Thrive on Campus//

How to Protect Your Mental Health During Finals Season

These six strategies can help you get to the finish line in one piece.

Solis Images / Shutterstock
Solis Images / Shutterstock

Welcome to our special section, Thrive on Campus, devoted to covering the urgent issue of mental health among college and university students from all angles. If you are a college student, we invite you to apply to be an Editor-at-Large, or to simply contribute (please tag your pieces ThriveOnCampus). We welcome faculty, clinicians, and graduates to contribute as well. Read more here.

Finals are coming. The end of semester finish line is in sight, but there’s still a massive marathon to get through. The adrenaline of the final push when you’ve already been running all semester can be anxiety provoking. As intense as it can be, there are ways to stay resilient and finish strong.

Here are six ways to protect your mental health during finals season:

1. Don’t stress about being stressed. Stress is unavoidable, and not all bad. “Eustress” primes the brain to perform. We need a measure of it to complete tasks and do our best. It can be leveraged. Don’t freak out about freaking out. It’s normal. It shows you’re invested, that you care, and want to do well. 

2. Don’t waste time “shoulding” yourself. You might have let things pile up or procrastinate, or made some mistakes along the way, but don’t waste time and energy beating yourself up over it. Focus on what you can do right now to finish strong, rather than depleting your energy by listening to your toxic inner critic.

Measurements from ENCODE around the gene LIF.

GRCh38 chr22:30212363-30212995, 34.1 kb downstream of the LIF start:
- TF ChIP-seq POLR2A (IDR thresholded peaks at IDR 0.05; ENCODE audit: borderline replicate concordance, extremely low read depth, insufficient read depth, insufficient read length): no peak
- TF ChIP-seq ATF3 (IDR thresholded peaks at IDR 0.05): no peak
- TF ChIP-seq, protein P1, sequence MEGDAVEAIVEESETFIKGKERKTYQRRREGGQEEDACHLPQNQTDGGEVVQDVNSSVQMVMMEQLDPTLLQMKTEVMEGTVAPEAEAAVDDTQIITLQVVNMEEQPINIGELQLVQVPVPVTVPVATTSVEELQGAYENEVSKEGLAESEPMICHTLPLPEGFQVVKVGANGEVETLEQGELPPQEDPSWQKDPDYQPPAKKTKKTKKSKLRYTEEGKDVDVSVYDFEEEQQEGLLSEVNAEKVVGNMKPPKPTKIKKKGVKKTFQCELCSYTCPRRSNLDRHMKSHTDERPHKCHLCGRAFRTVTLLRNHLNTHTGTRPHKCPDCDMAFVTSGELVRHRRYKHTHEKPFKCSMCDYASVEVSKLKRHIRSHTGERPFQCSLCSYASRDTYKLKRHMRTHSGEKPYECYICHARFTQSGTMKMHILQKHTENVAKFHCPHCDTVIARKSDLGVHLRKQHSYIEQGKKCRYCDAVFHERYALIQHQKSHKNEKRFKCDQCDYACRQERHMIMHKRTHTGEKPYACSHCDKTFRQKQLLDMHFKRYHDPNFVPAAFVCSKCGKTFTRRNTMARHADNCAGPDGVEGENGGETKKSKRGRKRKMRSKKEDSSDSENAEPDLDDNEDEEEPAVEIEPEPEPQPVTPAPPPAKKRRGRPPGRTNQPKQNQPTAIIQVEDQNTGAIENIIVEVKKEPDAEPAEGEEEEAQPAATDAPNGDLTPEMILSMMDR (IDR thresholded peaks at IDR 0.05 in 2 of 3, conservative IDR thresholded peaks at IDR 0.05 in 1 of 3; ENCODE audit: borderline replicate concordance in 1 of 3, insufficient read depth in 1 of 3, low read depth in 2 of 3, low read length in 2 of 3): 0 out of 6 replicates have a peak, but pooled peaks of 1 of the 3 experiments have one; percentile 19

3Avoid temptation for self-neglect. You’re not a robot or a machine-give your brain the time off it needs. Brain science shows us that when we practice self-care and include break rituals, it helps cultivate resilience and protect mental health. While it’s tempting to pull all-nighters, skip meals or workouts, or cut off social interactions, brain science shows us that we will maximize mental health and performance through regular breaks and self-care activities. 

4. Don’t isolate. You are not alone. Seek community. Friendships and connections with mentors, therapists, coaches and family are protective factors for mental health. Ask for help. Relationships are vital to our well-being. Making time for them will help you get through it. We all need a pit crew and cheerleaders to spur us on.

5. Look at the big picture. Your mental health is more important than your grades. It’s important to know the difference between healthy achievement or unhealthy overachievement. You are not your grades. What you do doesn’t define you. Take pride in your accomplishments and seize the opportunities of today but remember to invest in self-care to protect yourself from stress overload. No one sprints through marathons without taking any breaks. Take pit stops to nourish your mind, body and soul. Keep a sustainable pace. There’s no success without mental health

6. Remember that learning is everything and everything is learning. Education is a privilege. When finals stress is high, it’s hard to remember how lucky we are to have access to it. Even mistakes are lessons and teachers. Grades are not the end-all-be-all. Shift away from that pervasive mindset of attaching your self-worth to your scores and grades. Strive to do well and be well. Work towards solid outcomes, but remember to enjoy the process.

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More on Mental Health on Campus:

What Campus Mental Health Centers Are Doing to Keep Up With Student Need

If You’re a Student Who’s Struggling With Mental Health, These 7 Tips Will Help

The Hidden Stress of RAs in the Student Mental Health Crisis

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People look for retreats for themselves, in the country, by the coast, or in the hills . . . There is nowhere that a person can find a more peaceful and trouble-free retreat than in his own mind. . . . So constantly give yourself this retreat, and renew yourself.

- MARCUS AURELIUS

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